EU entry ban exemption categories

Due to the COVID-19 pandemic, a European entry ban is in effect for some people, barring them from travelling to the European Union or the Schengen area. You may only travel to the Netherlands if the purpose of your trip falls under one of the following exemption categories. Take documents with you that enable you to prove the purpose of your journey, so that you can show them on arrival at the airport. 

If you live in a country where the risk of contracting COVID-19 is low (a safe country), you may also travel to the Netherlands.

Please check if you are also exempted from the ban on passenger flights from South Africa and countries in Central and South America. 

Safe countries

A safe country is a country where the risk of contracting COVID-19 is low. If you live in a safe country, you may travel to the Netherlands. The EU travel ban and does not apply to you.

EU entry ban exemption categories

You fall into an exemption category if one of the following situations applies to you:

Nationality and right of residence

Study, knowledge and research

  • You are a student and are coming to the Netherlands for a short stay of less than 3 months. You have proof of enrolment at an educational institution which is recognised by the IND as a host organisation (referred to as a ‘recognised sponsor’ by the IND).
  • You are a highly skilled migrant, and are coming to the Netherlands for a short stay (less than 3 months). You have a Dutch employment permit or proof of the work to be carried out.
  • You are a researcher or scientist who falls under the exemptions to the entry ban for professionals in the cultural and creative sector

For work

  • You are a key worker or have exceptional circumstances: care worker, doctor, nurse or researcher.
  • You are a cross-border commuter.
  • You are a seasonal worker.
  • You work in the transport sector:
    • transport of goods
    • container ships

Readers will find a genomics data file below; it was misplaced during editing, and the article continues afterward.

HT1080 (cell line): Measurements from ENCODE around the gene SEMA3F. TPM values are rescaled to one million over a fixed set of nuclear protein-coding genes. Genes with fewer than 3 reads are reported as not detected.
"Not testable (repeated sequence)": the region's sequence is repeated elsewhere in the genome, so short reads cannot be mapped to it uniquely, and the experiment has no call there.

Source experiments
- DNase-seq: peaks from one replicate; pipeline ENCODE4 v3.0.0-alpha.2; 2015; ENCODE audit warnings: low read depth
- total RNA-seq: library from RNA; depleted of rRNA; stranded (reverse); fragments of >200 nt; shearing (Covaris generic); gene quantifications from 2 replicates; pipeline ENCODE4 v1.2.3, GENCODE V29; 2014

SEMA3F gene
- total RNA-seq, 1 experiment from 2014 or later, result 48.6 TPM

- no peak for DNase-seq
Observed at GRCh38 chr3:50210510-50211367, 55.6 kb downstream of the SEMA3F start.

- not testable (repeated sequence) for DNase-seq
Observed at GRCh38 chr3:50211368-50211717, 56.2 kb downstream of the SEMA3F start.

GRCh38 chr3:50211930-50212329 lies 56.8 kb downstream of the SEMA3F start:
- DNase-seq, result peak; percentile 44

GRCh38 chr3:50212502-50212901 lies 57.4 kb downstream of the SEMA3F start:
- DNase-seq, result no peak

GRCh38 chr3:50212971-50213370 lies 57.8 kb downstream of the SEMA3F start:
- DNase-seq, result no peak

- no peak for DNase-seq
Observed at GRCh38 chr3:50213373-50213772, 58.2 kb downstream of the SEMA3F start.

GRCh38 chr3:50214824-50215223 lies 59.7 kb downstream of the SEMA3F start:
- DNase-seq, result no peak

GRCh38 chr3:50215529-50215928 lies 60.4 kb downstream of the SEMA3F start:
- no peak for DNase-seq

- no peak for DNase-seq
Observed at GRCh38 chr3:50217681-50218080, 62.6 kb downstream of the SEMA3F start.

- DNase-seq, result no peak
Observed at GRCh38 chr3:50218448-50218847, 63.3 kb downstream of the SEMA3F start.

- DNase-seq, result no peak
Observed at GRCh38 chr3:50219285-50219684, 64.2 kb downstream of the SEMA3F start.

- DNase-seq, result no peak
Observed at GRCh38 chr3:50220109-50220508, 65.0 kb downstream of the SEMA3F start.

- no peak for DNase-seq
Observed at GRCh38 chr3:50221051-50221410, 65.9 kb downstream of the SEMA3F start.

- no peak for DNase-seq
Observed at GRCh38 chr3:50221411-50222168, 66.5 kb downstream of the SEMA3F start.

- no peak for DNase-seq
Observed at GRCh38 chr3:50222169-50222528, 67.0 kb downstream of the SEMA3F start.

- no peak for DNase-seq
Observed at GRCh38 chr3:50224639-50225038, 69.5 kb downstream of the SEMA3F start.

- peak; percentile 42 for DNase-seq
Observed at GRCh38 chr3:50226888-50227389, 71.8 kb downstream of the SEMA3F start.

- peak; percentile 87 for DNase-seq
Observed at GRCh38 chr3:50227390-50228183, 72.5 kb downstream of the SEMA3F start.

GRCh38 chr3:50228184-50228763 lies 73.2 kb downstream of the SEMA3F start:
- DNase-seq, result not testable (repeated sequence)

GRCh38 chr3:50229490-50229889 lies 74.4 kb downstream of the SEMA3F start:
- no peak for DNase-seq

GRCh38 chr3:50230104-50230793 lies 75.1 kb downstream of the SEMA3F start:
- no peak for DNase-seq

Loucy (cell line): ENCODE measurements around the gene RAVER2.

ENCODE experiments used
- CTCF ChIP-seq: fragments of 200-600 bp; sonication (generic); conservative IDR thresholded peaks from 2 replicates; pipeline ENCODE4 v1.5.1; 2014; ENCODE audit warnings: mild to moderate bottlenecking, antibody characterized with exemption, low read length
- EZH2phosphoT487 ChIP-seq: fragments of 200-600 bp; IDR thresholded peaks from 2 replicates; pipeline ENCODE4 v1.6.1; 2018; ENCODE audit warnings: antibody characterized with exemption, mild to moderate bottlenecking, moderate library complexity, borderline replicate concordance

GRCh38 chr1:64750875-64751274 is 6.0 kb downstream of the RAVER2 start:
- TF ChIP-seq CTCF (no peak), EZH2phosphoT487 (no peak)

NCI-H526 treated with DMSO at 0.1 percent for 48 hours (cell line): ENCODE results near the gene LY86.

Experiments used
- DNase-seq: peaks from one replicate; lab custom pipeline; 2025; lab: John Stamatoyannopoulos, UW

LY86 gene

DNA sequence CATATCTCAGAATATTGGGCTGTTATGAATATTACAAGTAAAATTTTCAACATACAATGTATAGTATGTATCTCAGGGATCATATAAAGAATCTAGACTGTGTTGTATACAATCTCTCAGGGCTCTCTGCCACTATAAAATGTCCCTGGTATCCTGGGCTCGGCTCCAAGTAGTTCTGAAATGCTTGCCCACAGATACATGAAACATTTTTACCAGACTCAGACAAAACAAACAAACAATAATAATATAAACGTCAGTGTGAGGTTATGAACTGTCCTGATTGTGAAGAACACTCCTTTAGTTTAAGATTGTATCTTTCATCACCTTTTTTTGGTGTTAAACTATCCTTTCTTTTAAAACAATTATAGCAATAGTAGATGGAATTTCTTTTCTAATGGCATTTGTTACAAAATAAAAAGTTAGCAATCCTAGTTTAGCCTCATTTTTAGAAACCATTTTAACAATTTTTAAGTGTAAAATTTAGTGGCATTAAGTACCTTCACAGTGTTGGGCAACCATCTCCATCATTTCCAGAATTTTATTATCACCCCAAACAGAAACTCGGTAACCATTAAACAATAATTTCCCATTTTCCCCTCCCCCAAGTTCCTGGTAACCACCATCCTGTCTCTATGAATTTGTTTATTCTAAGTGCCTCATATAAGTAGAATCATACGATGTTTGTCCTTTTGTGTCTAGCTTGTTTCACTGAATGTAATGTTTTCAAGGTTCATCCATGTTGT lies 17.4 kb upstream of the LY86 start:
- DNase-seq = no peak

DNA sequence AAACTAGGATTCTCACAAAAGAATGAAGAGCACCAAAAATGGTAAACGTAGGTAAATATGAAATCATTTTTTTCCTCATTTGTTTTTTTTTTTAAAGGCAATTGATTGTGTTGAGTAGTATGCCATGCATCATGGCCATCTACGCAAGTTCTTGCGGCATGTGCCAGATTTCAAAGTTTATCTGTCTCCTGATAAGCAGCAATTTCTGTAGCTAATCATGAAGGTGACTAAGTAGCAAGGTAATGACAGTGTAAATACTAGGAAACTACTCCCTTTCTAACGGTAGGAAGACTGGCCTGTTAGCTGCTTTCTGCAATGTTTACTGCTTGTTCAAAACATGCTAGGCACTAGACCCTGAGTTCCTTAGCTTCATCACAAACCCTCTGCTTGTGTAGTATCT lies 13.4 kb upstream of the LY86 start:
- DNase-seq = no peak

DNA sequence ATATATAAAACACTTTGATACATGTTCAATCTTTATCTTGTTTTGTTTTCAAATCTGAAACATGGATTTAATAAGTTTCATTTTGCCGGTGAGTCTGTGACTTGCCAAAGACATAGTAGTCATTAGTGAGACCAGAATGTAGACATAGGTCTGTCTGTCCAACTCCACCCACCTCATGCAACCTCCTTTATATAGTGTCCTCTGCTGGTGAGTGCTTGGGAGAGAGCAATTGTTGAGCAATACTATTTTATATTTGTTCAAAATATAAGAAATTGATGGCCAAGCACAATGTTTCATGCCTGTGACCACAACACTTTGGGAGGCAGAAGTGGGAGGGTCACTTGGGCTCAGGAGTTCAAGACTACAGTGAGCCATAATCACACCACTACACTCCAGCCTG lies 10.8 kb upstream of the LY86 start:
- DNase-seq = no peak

• bulk carriers (e.g. transporting ore or coal)
    • tankers (e.g. transporting fuels and chemicals)
    • fishing boats.
  • You work in the energy sector:
    • on an oil or gas platform
    • at a wind farm
    • for an off-shore company that provides services to this sector.
  • You are a professional providing urgent technical assistance in a crucial sector and your specialist knowledge and physical presence are required.
  • You are part of a flight crew.
  • You are a seafarer in possession of a seafarer's record book. This does not include seafarers on commercial yachts and pleasure crafts.
  • You are a diplomat.
  • You have a service passport and need to travel to carry out your duties.
  • You are a member of the armed forces and need to travel to carry out your duties.
  • You work for an international and/or humanitarian organisation.
  • You are a journalist as defined in the framework for applying the exemption for journalists. 
  • You are an elite athlete as defined in the framework for applying the exemption for elite athletes and their support staff
  • You are a business traveller as defined in the framework for applying the exemption for business travellers
  • You are a professional in the cultural and creative sector.

Compelling reasons to visit your family

You have compelling reasons to visit your family. This is only possible in truly exceptional cases, such as:

  • visiting a terminally ill family member or attending a funeral. You must be a family member in the first or second degree (as defined in Dutch law).
  • coming to the Netherlands to be with your legal partner when they give birth. This applies to the father of the child only. If you are not legally married, you must have acknowledged paternity of the unborn child. You must also be able to prove that your partner is more than 34 weeks pregnant.

Transit, transfer

  • You are travelling through the Netherlands to a non-EU country. You must prove that you have a connecting flight to a country outside the Schengen area. The connecting flight must depart within 48 hours of your arrival in Amsterdam. You must not leave the airport’s international transit zone in this period.
  • You are travelling to a Schengen area country via the Netherlands. You must be able to show you have permission to enter the Schengen country in question. You can do this with a note verbale from that country’s embassy, for example, or another type of document that proves you can travel there. If you do not have such a document, the Dutch border authorities will determine whether you may travel via the Netherlands. Without a document showing you have permission to enter the Schengen country in question, you are advised to fly there directly and not via the Netherlands. If you will be making a short stop at a Dutch airport you may need an airport transit visa. If you are travelling to another country via the Netherlands, you must present a negative test result.

International protection and humanitarian reasons

Negative test result and self-quarantine

Before travelling to the Netherlands, check whether you:

Visa procedure

If, on the basis of your nationality, you require a visa, the usual visa procedure applies. Only apply for a visa if you can submit it to an embassy or external service provider and can actually travel to the Netherlands. You should also check IATA’s international travel requirements.